RNLI lifeboats from Pembrokeshire were involved in a major rescue in the Irish Sea as crews responded to a mayday call.

St Davids, Fishguard, Newquay and Kilmore Quay stations launched to a Mayday distress call from a fishing vessel taking on water on Friday, March 8.

The 24 metre Irish trawler had five crew onboard and was some 21 nautical miles North West of Strumble Head when HM Coastguard tasked Welsh lifeboats just before midday.

The all-weather lifeboats and volunteer crew made best speed to the scene, with Coastguard search and rescue helicopter R936 from Caernarfon also tasked to assist.

The helicopter arrived on scene first and lowered a water pump to the vessel. With no casualties reported, New Quay lifeboat was stood down en-route.

St Davids Tamar class lifeboat Norah Wortley arrived at 1.10pm with sea conditions rough in a force five to seven Easterly wind. Fishguard RNLI’s Trent class lifeboat Blue Peter VII arrived at 1.35pm.

St Davids lifeboat
St Davids lifeboat escorting the trawler as Kilmore Quay lifeboat arrives (RNLI/St Davids)

With no engine damage and the Coastguard pump sufficiently reducing the water level, it was decided the fishing vessel would be escorted the 35 nautical miles West to Ireland.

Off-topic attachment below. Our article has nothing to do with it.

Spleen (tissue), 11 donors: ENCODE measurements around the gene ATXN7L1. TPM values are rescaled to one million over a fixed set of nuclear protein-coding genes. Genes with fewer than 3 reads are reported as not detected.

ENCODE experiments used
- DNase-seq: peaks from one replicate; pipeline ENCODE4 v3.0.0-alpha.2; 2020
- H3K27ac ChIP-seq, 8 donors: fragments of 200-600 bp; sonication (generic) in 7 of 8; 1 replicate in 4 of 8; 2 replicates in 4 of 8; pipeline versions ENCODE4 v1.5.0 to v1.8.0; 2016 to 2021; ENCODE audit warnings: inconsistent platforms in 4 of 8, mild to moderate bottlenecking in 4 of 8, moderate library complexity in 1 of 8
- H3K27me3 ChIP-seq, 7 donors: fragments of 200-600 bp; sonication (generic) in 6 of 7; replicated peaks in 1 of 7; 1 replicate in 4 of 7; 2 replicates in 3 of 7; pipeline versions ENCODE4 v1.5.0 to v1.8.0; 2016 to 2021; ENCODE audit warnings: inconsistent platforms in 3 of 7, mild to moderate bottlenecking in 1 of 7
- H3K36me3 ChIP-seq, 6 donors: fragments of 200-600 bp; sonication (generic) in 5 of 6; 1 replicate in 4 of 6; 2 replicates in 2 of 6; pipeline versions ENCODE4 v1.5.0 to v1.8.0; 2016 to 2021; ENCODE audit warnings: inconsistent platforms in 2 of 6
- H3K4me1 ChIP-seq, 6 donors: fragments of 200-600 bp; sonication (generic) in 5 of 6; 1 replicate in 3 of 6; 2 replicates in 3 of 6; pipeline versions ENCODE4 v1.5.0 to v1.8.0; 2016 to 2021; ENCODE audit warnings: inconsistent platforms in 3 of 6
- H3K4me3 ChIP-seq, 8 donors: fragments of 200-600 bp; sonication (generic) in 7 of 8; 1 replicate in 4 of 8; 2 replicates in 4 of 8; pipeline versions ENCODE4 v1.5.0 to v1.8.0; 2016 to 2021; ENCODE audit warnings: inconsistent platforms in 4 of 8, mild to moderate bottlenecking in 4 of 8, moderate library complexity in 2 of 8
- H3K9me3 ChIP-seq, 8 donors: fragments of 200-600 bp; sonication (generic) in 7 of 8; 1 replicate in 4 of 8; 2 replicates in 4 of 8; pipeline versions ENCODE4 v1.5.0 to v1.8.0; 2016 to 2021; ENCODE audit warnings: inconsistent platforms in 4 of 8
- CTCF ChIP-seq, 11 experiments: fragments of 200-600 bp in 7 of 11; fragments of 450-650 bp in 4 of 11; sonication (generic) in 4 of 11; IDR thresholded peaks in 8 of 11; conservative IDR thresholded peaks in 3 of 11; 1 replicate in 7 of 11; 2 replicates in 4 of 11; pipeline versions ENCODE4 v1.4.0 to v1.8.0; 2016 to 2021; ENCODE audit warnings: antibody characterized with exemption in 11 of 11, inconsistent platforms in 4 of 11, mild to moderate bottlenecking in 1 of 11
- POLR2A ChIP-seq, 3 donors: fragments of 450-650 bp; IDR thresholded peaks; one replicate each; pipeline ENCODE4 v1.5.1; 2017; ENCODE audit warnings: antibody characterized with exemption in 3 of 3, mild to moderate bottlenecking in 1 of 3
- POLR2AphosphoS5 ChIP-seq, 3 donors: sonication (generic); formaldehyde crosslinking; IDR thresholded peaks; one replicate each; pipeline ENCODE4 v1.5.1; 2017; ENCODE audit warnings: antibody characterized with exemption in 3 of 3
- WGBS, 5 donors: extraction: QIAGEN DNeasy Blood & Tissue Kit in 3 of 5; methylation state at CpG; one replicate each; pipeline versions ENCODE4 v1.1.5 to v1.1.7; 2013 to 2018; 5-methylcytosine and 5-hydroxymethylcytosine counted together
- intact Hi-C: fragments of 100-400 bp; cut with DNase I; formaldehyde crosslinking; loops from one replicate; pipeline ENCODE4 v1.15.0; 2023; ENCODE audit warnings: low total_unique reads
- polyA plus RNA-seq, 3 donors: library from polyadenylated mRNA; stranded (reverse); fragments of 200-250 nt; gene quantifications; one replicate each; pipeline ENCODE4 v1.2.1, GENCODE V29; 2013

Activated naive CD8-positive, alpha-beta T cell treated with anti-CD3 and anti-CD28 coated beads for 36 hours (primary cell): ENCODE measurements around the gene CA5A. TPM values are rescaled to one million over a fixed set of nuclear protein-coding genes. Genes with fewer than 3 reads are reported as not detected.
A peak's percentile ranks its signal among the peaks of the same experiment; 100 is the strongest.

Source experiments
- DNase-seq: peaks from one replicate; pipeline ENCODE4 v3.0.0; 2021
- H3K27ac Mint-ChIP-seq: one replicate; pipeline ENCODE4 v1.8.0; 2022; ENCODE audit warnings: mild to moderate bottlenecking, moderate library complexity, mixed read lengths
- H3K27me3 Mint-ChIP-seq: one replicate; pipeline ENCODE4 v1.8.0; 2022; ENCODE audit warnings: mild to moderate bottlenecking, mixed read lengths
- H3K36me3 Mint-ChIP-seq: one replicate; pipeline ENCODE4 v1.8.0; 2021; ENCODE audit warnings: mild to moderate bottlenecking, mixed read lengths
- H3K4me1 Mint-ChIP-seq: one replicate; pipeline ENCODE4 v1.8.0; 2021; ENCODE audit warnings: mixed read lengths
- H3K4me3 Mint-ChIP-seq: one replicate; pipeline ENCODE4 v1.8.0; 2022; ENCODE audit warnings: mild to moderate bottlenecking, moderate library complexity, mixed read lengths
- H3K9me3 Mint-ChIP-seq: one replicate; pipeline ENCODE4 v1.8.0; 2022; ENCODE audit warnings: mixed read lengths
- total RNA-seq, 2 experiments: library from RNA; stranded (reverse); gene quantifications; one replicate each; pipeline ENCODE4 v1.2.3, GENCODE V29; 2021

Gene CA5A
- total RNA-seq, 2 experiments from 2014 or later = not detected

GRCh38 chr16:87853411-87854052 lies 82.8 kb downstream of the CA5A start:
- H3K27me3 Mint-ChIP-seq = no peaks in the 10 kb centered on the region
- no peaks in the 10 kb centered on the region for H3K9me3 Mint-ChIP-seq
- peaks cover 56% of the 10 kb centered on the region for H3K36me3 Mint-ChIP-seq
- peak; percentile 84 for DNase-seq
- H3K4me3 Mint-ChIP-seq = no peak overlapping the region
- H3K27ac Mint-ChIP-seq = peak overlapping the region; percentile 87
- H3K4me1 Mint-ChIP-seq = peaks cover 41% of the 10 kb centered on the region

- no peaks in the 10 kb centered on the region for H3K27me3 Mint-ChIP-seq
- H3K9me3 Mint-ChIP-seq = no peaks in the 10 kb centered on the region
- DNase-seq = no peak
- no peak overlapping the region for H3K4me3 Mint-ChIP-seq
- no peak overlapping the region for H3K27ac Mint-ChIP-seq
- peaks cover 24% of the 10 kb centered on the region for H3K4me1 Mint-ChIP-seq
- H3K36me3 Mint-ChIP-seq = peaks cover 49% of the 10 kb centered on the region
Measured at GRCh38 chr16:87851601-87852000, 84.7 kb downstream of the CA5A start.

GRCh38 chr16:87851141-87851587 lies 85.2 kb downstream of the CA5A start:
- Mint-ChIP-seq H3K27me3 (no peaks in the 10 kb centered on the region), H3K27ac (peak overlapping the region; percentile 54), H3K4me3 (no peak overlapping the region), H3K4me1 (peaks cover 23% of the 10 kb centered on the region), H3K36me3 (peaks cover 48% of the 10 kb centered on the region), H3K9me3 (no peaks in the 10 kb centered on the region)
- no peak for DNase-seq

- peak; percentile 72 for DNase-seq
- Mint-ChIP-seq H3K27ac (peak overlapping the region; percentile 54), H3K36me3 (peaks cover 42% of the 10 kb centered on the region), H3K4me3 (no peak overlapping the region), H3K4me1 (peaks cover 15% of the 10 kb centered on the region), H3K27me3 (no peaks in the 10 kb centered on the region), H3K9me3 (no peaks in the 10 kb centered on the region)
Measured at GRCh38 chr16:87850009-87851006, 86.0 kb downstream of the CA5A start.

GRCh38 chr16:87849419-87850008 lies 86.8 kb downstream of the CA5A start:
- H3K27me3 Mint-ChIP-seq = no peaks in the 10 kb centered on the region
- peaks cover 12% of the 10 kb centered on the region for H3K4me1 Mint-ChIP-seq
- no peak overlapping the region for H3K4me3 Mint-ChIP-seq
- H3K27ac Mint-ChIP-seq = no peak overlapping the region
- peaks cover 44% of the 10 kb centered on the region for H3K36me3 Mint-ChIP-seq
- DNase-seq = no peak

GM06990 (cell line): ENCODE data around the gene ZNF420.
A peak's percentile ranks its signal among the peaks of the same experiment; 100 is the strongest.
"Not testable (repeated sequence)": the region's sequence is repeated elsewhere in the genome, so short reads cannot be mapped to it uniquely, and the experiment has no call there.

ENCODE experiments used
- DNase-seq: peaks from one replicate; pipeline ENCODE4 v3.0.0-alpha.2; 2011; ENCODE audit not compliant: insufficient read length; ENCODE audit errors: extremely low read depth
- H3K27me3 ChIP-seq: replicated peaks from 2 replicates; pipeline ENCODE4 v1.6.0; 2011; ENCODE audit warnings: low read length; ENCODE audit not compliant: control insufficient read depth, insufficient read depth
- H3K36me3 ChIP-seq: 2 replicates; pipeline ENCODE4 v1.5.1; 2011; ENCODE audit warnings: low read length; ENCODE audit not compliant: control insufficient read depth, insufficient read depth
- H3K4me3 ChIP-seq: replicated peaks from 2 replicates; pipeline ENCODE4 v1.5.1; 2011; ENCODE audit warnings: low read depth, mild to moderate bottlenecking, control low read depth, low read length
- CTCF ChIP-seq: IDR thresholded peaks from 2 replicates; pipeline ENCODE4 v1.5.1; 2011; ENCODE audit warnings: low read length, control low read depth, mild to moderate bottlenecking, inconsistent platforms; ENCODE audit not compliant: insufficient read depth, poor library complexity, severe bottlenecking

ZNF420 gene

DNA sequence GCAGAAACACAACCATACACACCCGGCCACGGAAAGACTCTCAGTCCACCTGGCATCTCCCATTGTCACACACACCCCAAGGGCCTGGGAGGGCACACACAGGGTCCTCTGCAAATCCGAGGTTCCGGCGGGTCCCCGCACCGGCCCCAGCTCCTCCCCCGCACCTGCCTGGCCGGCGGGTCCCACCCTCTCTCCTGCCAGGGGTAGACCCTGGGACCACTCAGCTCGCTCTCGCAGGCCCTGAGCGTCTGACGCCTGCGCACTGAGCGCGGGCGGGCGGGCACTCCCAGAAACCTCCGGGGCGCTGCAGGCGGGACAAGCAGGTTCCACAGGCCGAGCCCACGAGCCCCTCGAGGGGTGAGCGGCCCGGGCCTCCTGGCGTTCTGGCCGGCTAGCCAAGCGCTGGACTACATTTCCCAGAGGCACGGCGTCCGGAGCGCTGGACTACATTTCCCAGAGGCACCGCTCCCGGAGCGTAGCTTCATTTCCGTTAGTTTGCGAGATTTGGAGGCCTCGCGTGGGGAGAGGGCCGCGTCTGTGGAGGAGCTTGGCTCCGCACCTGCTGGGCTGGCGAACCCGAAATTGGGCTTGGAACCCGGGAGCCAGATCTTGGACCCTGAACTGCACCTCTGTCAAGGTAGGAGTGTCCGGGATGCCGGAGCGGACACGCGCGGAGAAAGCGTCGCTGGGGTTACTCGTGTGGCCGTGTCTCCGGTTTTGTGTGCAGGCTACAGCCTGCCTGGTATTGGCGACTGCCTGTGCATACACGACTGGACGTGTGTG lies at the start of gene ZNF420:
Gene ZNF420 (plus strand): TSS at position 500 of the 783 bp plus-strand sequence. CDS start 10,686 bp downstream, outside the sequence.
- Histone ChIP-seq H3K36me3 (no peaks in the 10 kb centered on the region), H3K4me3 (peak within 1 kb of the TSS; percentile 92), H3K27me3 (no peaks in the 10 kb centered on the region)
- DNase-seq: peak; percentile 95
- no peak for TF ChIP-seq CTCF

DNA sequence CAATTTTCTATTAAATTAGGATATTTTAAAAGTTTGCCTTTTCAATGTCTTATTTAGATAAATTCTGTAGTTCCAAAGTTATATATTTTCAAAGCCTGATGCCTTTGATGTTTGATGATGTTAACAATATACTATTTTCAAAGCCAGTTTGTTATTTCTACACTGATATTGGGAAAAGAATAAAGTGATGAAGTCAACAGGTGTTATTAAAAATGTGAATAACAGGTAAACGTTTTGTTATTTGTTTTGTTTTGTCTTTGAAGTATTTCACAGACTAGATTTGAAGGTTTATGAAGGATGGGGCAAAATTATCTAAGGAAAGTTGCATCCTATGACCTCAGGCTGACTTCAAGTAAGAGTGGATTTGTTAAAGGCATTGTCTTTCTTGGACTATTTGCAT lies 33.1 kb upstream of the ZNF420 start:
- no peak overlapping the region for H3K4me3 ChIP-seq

Kilmore Quay Tamar class lifeboat Victor Freeman was tasked by the Irish Coast Guard to complete the escort back to Ireland; with the Fishguard lifeboat stood down.

St Davids lifeboat escorted the trawler a further 20 nautical miles West South West towards Tuskar rock until Kilmore Quay lifeboat arrived at 3:20pm and took over the escort.

St Davids lifeboat arrived back at their station at 6pm, and Kilmore Quay arrived back to their base shortly after at 6.10pm.

Will Chant, RNLI Coxswain for St Davids RNLI lifeboat, said: “This rescue was a good, fast response from all crews, which with an incident of this nature was exactly what was required.

“Fortunately the salvage pump from the helicopter was all that was required in order to quell the problems on board the trawler, and after that it was a straightforward but long job of escorting the vessel to safety.

“Our crew even received ‘welcome to Ireland’ messages on their mobile phones, such was the distance from home.”